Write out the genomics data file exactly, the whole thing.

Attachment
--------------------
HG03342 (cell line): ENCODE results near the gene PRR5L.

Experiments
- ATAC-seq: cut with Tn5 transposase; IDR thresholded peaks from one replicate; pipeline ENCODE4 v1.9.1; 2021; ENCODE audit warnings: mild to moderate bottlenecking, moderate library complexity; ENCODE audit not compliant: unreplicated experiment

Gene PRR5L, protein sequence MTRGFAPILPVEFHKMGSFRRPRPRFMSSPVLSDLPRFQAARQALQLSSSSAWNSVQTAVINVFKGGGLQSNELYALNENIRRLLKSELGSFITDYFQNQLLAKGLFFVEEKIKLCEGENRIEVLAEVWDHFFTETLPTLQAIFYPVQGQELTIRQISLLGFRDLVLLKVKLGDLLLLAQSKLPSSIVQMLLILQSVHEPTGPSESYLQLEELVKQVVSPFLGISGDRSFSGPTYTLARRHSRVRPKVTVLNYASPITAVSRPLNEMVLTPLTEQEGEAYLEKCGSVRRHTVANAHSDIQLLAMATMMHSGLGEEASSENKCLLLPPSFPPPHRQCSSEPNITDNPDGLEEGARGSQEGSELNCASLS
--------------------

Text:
HG03342 (cell line): ENCODE results near the gene PRR5L.

Experiments
- ATAC-seq: cut with Tn5 transposase; IDR thresholded peaks from one replicate; pipeline ENCODE4 v1.9.1; 2021; ENCODE audit warnings: mild to moderate bottlenecking, moderate library complexity; ENCODE audit not compliant: unreplicated experiment

Gene PRR5L, protein sequence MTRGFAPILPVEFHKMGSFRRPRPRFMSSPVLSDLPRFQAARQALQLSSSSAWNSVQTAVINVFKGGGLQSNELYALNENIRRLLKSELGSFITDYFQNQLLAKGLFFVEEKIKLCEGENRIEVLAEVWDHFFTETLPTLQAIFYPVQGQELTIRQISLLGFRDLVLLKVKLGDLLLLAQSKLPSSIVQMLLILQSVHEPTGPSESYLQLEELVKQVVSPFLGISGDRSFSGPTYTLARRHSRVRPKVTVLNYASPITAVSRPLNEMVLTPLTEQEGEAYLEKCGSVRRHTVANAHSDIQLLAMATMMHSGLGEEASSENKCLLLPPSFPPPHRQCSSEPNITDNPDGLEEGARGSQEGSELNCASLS